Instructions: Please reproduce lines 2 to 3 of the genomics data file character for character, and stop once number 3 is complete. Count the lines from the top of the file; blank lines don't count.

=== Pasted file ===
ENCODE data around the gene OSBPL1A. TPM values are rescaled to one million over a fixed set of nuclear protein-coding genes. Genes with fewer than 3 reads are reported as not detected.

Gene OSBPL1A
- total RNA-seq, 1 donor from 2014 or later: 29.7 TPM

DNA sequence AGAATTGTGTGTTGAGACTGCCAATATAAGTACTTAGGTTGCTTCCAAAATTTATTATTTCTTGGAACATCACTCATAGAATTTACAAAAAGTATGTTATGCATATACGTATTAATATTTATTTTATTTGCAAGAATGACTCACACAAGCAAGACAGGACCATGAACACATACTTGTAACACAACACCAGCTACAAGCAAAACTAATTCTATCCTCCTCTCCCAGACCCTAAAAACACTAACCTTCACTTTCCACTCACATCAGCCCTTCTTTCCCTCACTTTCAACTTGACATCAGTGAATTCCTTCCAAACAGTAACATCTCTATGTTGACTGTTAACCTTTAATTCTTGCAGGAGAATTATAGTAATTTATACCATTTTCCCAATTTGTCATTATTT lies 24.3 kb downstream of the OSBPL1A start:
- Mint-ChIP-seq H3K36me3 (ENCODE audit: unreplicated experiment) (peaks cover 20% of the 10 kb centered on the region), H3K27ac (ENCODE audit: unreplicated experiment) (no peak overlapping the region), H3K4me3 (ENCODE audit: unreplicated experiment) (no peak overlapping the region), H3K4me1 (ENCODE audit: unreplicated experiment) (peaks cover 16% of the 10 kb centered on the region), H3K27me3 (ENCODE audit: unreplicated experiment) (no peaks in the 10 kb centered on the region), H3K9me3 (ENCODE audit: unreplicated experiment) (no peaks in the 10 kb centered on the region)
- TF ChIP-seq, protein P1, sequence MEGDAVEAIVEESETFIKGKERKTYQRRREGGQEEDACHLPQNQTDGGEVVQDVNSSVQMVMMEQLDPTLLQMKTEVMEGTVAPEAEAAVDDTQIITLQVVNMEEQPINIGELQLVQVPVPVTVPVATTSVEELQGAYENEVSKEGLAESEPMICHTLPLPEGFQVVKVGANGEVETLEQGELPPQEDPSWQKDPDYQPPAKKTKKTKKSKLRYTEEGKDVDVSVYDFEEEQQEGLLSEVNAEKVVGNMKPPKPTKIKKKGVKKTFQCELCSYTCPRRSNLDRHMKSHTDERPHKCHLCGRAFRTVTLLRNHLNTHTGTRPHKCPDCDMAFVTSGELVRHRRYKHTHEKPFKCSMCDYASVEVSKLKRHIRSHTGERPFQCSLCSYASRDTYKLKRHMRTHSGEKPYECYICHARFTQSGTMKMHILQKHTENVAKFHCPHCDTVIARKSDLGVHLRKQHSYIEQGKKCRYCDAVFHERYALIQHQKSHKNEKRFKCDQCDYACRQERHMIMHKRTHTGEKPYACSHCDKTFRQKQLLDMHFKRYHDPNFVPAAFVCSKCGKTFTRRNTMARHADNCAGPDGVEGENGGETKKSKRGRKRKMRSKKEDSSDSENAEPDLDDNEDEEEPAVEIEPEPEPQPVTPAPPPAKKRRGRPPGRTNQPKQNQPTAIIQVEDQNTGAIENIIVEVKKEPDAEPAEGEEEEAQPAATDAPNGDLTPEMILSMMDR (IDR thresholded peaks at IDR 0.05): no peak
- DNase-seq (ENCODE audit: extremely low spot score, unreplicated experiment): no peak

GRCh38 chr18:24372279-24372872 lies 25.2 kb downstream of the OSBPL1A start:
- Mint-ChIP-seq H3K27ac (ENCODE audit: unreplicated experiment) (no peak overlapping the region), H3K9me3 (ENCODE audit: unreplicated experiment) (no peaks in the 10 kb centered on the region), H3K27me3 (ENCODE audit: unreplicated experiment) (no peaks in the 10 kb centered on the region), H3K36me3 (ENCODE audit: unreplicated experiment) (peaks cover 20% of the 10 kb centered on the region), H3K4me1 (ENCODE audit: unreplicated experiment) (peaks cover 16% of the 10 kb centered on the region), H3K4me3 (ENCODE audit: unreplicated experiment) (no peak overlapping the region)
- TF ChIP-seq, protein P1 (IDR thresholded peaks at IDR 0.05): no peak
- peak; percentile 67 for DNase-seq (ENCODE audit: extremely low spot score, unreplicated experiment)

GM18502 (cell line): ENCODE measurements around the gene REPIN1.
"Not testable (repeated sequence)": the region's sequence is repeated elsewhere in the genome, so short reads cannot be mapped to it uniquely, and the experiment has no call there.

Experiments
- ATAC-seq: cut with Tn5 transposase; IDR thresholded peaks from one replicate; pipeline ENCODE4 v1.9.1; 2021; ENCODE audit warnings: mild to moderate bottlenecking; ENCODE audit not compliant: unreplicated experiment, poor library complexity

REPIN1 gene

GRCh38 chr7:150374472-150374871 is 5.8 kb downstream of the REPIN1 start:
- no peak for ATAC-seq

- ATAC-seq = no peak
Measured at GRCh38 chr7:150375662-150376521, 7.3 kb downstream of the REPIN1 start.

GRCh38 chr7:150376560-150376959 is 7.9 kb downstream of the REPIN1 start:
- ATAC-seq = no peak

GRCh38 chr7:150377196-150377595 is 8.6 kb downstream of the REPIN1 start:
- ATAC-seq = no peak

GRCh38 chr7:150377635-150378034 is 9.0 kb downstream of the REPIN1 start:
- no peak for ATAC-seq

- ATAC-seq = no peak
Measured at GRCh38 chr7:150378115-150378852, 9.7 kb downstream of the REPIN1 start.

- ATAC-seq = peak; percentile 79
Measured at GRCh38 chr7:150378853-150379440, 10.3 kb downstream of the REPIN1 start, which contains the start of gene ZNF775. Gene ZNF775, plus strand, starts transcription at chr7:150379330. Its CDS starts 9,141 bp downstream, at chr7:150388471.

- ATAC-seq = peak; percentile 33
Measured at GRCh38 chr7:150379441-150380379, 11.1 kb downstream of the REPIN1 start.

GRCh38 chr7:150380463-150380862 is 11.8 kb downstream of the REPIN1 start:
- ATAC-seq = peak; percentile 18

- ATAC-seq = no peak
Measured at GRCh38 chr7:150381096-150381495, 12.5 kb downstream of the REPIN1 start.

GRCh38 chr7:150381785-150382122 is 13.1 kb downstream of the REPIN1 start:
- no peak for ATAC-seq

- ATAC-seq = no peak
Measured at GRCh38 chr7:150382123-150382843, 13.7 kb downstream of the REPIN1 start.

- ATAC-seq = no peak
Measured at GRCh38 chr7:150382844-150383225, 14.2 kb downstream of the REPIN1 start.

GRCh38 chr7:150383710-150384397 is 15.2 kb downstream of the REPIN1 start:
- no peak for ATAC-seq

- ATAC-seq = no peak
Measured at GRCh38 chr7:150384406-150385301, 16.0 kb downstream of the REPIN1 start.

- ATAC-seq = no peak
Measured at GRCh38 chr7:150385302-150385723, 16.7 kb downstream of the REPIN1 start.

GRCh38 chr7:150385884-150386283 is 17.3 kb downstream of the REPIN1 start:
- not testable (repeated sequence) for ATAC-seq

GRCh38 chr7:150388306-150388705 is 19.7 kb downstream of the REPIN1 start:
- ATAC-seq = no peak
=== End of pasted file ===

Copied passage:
Gene OSBPL1A
- total RNA-seq, 1 donor from 2014 or later: 29.7 TPM